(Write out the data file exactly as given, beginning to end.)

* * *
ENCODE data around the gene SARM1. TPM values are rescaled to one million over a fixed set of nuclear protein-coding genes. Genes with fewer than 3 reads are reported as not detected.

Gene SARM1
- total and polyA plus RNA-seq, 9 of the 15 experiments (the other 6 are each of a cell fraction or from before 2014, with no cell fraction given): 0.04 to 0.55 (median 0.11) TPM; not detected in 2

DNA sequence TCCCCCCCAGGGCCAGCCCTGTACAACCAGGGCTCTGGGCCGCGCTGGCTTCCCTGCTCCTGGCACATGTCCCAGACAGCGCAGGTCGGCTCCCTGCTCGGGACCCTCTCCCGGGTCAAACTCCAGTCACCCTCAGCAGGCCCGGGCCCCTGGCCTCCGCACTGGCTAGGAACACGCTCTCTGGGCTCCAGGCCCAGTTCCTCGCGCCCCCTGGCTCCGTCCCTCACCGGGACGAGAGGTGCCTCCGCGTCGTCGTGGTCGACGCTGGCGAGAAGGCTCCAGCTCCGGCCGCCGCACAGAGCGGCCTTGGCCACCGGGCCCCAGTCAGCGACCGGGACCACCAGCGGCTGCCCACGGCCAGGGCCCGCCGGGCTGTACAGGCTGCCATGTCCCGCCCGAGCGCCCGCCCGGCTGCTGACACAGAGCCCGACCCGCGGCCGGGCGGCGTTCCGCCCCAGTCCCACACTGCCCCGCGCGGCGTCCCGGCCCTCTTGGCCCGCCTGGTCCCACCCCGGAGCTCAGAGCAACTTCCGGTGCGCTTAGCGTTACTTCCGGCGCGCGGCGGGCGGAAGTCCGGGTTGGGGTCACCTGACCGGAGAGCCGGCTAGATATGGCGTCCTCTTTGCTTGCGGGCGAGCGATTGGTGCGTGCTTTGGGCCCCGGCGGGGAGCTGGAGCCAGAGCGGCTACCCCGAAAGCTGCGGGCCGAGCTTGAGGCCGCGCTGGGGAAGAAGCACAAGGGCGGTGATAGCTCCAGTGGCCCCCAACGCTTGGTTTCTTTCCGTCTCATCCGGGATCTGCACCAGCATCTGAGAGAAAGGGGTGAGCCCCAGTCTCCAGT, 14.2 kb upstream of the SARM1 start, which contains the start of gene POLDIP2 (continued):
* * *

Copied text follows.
ENCODE data around the gene SARM1. TPM values are rescaled to one million over a fixed set of nuclear protein-coding genes. Genes with fewer than 3 reads are reported as not detected.

Gene SARM1
- total and polyA plus RNA-seq, 9 of the 15 experiments (the other 6 are each of a cell fraction or from before 2014, with no cell fraction given): 0.04 to 0.55 (median 0.11) TPM; not detected in 2

DNA sequence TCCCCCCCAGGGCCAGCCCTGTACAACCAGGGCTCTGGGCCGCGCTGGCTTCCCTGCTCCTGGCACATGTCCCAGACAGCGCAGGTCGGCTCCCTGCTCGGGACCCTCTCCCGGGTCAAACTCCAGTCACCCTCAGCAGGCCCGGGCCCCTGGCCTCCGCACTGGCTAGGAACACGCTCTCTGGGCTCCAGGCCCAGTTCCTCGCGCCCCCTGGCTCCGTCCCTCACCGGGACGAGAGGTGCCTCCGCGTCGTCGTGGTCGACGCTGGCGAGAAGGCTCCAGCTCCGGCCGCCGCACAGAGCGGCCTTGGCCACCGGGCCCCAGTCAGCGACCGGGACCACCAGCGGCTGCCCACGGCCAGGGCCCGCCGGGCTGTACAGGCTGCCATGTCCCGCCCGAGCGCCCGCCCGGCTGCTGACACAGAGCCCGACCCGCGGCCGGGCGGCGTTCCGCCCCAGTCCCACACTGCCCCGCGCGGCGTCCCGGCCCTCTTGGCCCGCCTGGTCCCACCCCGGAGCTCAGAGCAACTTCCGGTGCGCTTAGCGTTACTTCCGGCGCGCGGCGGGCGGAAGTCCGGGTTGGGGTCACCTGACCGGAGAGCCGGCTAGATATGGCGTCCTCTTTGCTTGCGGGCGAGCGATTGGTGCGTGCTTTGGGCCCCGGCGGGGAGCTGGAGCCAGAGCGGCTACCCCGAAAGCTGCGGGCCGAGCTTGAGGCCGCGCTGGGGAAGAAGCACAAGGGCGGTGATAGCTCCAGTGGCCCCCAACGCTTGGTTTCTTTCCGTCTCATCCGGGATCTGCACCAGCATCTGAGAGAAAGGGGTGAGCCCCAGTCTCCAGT, 14.2 kb upstream of the SARM1 start, which contains the start of gene POLDIP2 (continued):